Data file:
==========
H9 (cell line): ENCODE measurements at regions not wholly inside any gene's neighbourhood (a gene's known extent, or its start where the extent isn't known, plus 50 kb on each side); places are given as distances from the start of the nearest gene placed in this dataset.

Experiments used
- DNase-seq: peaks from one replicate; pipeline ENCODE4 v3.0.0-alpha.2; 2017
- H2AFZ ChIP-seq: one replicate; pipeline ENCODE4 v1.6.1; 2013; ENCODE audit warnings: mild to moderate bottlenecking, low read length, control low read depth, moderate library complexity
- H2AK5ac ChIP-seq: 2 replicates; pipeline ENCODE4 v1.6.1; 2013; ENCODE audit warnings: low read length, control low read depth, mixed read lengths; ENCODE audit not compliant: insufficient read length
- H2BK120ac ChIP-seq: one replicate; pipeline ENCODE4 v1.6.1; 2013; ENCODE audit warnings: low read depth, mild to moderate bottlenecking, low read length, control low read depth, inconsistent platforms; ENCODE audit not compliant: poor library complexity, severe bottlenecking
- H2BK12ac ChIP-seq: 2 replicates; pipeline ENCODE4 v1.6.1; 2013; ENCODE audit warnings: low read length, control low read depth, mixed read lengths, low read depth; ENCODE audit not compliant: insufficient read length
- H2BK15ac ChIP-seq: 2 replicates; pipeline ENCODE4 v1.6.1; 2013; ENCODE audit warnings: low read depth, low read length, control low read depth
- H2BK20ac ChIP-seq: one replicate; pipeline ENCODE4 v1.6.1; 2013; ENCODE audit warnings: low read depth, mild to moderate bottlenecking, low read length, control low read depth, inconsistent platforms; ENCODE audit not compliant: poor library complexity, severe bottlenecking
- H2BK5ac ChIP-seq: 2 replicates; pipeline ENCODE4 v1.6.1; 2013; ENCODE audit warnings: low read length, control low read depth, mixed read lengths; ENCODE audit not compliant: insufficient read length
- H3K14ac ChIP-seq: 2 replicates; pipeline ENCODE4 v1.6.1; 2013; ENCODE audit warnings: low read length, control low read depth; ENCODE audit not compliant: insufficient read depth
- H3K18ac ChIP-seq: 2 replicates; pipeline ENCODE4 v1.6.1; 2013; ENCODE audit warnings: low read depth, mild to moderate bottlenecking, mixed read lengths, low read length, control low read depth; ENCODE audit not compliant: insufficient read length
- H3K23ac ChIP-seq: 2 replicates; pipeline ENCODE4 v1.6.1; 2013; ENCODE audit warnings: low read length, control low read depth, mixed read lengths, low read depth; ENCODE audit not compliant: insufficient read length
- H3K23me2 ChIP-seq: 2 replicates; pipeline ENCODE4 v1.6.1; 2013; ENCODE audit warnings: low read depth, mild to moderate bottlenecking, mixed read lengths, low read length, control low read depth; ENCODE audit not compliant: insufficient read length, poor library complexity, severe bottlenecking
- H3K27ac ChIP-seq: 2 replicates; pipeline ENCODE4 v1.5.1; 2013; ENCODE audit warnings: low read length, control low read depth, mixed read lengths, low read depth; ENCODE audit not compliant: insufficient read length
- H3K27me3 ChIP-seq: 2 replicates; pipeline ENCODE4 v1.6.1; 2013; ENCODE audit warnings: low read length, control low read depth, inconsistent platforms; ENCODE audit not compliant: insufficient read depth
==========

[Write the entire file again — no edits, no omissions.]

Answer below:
H9 (cell line): ENCODE measurements at regions not wholly inside any gene's neighbourhood (a gene's known extent, or its start where the extent isn't known, plus 50 kb on each side); places are given as distances from the start of the nearest gene placed in this dataset.

Experiments used
- DNase-seq: peaks from one replicate; pipeline ENCODE4 v3.0.0-alpha.2; 2017
- H2AFZ ChIP-seq: one replicate; pipeline ENCODE4 v1.6.1; 2013; ENCODE audit warnings: mild to moderate bottlenecking, low read length, control low read depth, moderate library complexity
- H2AK5ac ChIP-seq: 2 replicates; pipeline ENCODE4 v1.6.1; 2013; ENCODE audit warnings: low read length, control low read depth, mixed read lengths; ENCODE audit not compliant: insufficient read length
- H2BK120ac ChIP-seq: one replicate; pipeline ENCODE4 v1.6.1; 2013; ENCODE audit warnings: low read depth, mild to moderate bottlenecking, low read length, control low read depth, inconsistent platforms; ENCODE audit not compliant: poor library complexity, severe bottlenecking
- H2BK12ac ChIP-seq: 2 replicates; pipeline ENCODE4 v1.6.1; 2013; ENCODE audit warnings: low read length, control low read depth, mixed read lengths, low read depth; ENCODE audit not compliant: insufficient read length
- H2BK15ac ChIP-seq: 2 replicates; pipeline ENCODE4 v1.6.1; 2013; ENCODE audit warnings: low read depth, low read length, control low read depth
- H2BK20ac ChIP-seq: one replicate; pipeline ENCODE4 v1.6.1; 2013; ENCODE audit warnings: low read depth, mild to moderate bottlenecking, low read length, control low read depth, inconsistent platforms; ENCODE audit not compliant: poor library complexity, severe bottlenecking
- H2BK5ac ChIP-seq: 2 replicates; pipeline ENCODE4 v1.6.1; 2013; ENCODE audit warnings: low read length, control low read depth, mixed read lengths; ENCODE audit not compliant: insufficient read length
- H3K14ac ChIP-seq: 2 replicates; pipeline ENCODE4 v1.6.1; 2013; ENCODE audit warnings: low read length, control low read depth; ENCODE audit not compliant: insufficient read depth
- H3K18ac ChIP-seq: 2 replicates; pipeline ENCODE4 v1.6.1; 2013; ENCODE audit warnings: low read depth, mild to moderate bottlenecking, mixed read lengths, low read length, control low read depth; ENCODE audit not compliant: insufficient read length
- H3K23ac ChIP-seq: 2 replicates; pipeline ENCODE4 v1.6.1; 2013; ENCODE audit warnings: low read length, control low read depth, mixed read lengths, low read depth; ENCODE audit not compliant: insufficient read length
- H3K23me2 ChIP-seq: 2 replicates; pipeline ENCODE4 v1.6.1; 2013; ENCODE audit warnings: low read depth, mild to moderate bottlenecking, mixed read lengths, low read length, control low read depth; ENCODE audit not compliant: insufficient read length, poor library complexity, severe bottlenecking
- H3K27ac ChIP-seq: 2 replicates; pipeline ENCODE4 v1.5.1; 2013; ENCODE audit warnings: low read length, control low read depth, mixed read lengths, low read depth; ENCODE audit not compliant: insufficient read length
- H3K27me3 ChIP-seq: 2 replicates; pipeline ENCODE4 v1.6.1; 2013; ENCODE audit warnings: low read length, control low read depth, inconsistent platforms; ENCODE audit not compliant: insufficient read depth